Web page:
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@jackhftang jackhftang commented May 4, 2020

suggest having an option to allow binding on 0.0.0.0, and let users to configure firewall. This is an easy and flexible way and should satisfy most of the use cases.

@nferch
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@nferch nferch commented May 4, 2020

My current workaround for this is specifying a macvlan Docker network as a network_mode and passing through an IP address using ipv4_address. My only strong wish is that this capability isn't disturbed, but I definitely look forward to a better solution.

@dariusj18
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@dariusj18 dariusj18 commented May 4, 2020

My use case is that each server has localhost, a public use IP and a internal use IP. The localhost IP is IPv6 whereas the other IPs are IPv4. At a bare minimum I would like to restrict some services to only bind to the local IP, others that are only for server to server communications I would bind to the internal use IPs and services such as proxy servers I would bind to the external IPs.

In this case it would be easiest to allow configuration on each server to create a named group of IPs and/or network interfaces to be used.

@nickethier nickethier self-assigned this May 7, 2020
@nickethier
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@nickethier nickethier commented May 15, 2020

Hi Nomad friends! I'm currently working on the design for this feature and wanted to solicit some feedback since there has been alot of participants on this issue. You can either reply to this thread or feel free to reach out to me directly at nethier@hashicorp.com Thanks!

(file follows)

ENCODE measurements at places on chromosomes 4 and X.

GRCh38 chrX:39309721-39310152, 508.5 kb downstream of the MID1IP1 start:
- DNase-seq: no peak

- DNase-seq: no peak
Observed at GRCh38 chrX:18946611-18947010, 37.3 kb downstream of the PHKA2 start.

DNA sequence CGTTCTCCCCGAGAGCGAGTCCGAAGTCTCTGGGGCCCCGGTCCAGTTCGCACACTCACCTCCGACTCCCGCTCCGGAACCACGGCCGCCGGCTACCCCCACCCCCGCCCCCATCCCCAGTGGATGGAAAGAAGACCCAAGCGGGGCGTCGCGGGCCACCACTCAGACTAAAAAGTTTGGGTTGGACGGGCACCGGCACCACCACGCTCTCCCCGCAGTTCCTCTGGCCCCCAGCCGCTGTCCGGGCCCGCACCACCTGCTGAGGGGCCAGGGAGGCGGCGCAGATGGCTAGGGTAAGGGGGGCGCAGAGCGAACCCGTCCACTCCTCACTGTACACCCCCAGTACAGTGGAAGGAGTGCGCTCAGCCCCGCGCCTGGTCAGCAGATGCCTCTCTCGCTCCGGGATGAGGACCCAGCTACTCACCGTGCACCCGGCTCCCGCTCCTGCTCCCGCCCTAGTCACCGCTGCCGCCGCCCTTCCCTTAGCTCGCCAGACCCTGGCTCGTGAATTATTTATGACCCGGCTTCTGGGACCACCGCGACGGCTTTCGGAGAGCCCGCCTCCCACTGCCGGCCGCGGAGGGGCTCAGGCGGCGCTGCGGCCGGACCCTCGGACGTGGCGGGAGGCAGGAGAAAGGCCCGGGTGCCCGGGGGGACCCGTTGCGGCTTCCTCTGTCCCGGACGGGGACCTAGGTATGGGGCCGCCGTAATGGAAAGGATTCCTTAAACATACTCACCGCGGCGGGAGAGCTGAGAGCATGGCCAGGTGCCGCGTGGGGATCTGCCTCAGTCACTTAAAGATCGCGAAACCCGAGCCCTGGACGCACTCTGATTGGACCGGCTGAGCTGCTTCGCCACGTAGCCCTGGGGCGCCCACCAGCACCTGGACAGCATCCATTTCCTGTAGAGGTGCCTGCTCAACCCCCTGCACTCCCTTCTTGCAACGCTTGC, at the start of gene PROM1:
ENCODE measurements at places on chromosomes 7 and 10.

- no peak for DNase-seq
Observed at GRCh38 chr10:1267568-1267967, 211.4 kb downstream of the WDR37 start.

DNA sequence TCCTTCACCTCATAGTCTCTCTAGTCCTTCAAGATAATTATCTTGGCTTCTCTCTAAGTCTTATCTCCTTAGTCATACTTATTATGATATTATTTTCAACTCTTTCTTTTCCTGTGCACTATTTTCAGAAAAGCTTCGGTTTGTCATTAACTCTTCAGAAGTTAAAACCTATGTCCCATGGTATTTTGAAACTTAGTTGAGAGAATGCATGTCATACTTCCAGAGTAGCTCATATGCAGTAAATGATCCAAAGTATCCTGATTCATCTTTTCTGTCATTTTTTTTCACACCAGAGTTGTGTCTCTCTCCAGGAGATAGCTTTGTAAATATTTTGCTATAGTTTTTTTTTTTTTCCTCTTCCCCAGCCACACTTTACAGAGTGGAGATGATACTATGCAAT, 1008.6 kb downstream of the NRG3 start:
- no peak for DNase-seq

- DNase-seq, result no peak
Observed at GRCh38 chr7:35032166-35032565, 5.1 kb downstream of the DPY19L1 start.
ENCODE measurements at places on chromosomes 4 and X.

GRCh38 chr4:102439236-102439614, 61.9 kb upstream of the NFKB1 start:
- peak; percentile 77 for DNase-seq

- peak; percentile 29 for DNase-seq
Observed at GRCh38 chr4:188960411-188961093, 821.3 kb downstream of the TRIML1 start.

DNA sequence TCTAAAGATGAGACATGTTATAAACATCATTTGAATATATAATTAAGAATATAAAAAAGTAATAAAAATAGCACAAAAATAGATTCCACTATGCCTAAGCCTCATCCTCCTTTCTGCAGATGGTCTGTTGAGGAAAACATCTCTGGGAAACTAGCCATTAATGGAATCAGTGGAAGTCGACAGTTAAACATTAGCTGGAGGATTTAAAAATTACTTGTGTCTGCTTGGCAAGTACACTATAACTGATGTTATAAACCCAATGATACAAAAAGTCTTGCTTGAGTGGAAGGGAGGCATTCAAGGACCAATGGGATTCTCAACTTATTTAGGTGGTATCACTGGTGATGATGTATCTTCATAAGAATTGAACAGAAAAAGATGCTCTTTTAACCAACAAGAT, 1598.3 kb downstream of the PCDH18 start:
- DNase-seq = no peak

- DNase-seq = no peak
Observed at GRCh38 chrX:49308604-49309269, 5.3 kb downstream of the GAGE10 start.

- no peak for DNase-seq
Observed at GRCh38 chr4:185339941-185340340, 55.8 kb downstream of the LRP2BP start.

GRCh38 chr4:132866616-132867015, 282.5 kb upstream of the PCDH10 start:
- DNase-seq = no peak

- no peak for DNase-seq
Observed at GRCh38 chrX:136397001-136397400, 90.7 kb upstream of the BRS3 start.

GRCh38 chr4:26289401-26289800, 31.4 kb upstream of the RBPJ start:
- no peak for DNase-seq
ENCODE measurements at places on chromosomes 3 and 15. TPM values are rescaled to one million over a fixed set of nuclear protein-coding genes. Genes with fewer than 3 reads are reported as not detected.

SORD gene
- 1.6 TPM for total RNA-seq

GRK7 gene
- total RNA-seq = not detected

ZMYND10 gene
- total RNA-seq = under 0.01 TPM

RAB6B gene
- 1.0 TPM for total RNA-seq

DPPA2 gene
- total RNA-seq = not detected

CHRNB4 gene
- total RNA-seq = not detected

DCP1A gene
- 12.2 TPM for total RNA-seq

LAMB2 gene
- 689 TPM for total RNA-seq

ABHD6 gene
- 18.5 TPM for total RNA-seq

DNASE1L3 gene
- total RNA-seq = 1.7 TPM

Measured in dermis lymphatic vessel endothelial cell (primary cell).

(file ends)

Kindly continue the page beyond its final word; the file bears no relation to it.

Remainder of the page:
The TL;DR is to support fingerprinting multiple interfaces and addresses on Nomad clients, then expose a couple ways to select which of those interfaces a port should be allocated for.

From the perspective of the jobspec the idea is to support a new field in the port block host_network. Example:

network {
  mode = "bridge"
  
  port "admin" {
    host_network = "10.0.0.0/8"
    to = "8080"
  }
  port "http" {
    host_network = "1.2.3.0/24"
    to = "443"
  }
}

This example says to allocate 2 dynamic ports. The admin port must be allocated to a client with an address in the 10.0.0.0/8 range then forward it from that host address/port to port 8080 inside the allocation network namespace. Port http follows the same pattern but must be allocated to an address in our example public range 1.2.3.0/24. The scheduler will then only select nodes which have addresses in both of these ranges.

This work without bridge networking and port forwarding as well. Nomad just expects the application to honor the NOMAD_IP_label|NOMAD_ADDR_label environment variables so the application binds to the correct ip and port.

To further enhance the UX of this I want to introduce a new client configuration to alias a node’s network to a string name. Example:

client {
  host_network_aliases {
    public = "1.1.1.0/24"
    internal = "10.10.0.0/16"
  }
}

With this configuration, the host node networks would get fingerprinted with the corresponding aliases. Then the job author could use the alias–in the above example, "public" or "internal"– instead of a cidr notation range for the host_network field.

If no host_network is given Nomad will default to use to the first routable private IP (current default strategy).

With this approach there are no changes to how a service advertises the address to consul. It will use the address associated with the given port.

@dariusj18
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@dariusj18 dariusj18 commented May 15, 2020

Looks good, my main focus is docker, would this work as I imagine, binding a docker container to a specific IP?

@nickethier
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@nickethier nickethier commented May 15, 2020

@dariusj18 yeah the associated IP will get passed in with the port spec.

@rkno82
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@rkno82 rkno82 commented May 15, 2020

@daledude